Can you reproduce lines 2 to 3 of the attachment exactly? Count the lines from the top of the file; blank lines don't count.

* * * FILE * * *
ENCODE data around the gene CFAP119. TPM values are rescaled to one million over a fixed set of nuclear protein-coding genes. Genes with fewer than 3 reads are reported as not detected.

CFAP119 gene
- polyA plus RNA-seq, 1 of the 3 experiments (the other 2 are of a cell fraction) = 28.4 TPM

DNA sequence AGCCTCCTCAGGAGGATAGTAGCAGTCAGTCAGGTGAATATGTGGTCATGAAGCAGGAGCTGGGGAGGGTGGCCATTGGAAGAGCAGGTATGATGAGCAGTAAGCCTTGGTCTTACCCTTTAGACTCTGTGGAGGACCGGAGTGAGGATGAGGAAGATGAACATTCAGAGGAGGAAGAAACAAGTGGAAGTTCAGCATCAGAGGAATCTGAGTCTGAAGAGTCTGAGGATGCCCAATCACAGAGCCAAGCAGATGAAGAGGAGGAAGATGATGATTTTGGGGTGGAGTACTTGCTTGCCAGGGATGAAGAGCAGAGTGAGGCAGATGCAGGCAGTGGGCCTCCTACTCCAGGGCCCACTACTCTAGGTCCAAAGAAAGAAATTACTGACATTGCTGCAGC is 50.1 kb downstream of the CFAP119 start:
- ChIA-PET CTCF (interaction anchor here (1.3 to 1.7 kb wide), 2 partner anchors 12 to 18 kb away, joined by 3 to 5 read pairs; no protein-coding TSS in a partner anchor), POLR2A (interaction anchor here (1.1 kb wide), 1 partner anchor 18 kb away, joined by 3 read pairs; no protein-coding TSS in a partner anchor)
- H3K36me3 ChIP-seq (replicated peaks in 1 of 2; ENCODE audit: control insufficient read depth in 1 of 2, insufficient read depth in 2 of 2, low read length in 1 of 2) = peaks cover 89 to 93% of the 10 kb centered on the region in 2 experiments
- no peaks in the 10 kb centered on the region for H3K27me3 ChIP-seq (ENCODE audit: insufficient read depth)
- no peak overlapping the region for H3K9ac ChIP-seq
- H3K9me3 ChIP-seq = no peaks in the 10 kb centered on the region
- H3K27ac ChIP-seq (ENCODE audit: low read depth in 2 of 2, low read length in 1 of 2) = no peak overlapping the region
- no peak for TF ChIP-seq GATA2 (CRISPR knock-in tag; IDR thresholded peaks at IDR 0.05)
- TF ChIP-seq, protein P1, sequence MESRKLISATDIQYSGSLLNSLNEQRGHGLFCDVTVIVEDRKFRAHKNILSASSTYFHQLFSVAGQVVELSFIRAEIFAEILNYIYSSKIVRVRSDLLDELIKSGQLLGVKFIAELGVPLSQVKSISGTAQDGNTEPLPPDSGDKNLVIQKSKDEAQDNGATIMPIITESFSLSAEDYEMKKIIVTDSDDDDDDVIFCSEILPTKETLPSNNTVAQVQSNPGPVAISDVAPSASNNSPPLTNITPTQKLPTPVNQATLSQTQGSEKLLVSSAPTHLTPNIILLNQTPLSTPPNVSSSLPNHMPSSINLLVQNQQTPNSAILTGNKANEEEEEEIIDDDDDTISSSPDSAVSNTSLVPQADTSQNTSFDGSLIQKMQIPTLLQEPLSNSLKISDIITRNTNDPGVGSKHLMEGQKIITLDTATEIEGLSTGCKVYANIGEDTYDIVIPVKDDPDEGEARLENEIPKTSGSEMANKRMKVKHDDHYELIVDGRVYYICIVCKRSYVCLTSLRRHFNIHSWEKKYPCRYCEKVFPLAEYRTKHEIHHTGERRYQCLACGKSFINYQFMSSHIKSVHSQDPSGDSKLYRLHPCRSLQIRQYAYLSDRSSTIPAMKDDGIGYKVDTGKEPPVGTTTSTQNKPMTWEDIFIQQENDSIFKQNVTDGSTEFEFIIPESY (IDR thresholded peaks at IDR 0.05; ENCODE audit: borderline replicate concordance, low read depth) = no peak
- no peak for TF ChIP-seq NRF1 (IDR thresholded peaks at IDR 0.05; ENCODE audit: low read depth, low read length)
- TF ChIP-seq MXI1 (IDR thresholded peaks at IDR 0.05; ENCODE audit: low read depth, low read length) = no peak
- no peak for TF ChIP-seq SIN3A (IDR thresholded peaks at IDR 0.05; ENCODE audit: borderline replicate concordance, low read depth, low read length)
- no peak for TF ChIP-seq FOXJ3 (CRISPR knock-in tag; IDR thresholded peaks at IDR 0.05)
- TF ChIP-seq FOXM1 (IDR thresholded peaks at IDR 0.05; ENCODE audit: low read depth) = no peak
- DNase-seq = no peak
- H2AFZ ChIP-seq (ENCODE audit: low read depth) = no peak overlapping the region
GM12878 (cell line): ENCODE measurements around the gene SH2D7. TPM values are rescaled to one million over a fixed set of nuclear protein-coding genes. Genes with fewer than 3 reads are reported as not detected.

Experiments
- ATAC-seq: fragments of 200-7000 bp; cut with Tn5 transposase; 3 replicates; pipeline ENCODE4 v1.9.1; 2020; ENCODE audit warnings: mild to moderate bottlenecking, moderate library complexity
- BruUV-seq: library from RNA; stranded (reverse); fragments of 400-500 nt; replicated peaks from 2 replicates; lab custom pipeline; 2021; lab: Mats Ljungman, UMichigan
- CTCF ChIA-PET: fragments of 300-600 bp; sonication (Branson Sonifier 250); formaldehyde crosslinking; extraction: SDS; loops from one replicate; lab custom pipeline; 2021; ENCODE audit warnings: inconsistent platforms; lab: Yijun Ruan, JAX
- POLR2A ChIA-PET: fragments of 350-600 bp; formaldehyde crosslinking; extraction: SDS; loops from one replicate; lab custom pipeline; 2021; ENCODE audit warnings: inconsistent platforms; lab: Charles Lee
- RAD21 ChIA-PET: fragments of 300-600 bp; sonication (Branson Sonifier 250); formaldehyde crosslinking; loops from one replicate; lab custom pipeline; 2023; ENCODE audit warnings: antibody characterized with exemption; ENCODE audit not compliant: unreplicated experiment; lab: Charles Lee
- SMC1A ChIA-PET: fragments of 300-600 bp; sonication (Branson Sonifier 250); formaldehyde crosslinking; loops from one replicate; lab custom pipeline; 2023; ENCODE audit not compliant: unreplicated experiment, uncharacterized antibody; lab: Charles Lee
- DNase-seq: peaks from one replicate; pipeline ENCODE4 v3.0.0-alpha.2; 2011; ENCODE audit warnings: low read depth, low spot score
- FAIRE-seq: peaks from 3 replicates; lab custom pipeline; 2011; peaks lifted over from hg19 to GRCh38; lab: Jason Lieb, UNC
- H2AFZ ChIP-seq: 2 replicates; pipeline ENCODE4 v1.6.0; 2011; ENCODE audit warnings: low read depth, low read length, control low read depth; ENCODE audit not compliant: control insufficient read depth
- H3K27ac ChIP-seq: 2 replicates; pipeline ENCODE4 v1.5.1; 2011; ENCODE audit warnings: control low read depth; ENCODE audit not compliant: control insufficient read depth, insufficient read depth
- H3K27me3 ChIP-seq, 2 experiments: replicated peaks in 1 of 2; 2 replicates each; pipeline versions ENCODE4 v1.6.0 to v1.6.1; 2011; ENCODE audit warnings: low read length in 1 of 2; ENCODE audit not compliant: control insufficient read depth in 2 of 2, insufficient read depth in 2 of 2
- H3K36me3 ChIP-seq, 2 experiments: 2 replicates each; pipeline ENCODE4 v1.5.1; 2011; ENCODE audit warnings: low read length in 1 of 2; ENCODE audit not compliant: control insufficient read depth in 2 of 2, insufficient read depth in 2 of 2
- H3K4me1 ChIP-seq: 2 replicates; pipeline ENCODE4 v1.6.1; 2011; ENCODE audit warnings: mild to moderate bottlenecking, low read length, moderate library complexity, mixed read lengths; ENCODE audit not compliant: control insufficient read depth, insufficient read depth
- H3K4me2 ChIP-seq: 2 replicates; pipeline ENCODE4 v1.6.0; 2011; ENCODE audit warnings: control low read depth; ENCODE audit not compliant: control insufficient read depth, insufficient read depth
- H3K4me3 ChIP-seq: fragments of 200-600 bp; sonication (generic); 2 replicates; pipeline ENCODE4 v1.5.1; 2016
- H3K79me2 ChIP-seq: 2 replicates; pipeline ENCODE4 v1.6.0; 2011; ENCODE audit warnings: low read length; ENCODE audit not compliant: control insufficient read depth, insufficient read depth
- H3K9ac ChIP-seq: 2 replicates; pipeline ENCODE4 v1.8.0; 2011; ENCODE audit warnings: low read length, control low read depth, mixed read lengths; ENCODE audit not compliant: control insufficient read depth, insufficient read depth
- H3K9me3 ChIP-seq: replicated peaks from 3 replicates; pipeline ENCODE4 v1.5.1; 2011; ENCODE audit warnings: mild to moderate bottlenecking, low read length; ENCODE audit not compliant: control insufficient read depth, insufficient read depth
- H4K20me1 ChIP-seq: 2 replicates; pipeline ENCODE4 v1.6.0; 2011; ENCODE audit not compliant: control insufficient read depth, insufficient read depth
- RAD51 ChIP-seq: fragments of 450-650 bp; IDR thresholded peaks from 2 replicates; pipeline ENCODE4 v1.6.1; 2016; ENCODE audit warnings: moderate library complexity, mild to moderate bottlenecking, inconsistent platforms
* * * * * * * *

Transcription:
CFAP119 gene
- polyA plus RNA-seq, 1 of the 3 experiments (the other 2 are of a cell fraction) = 28.4 TPM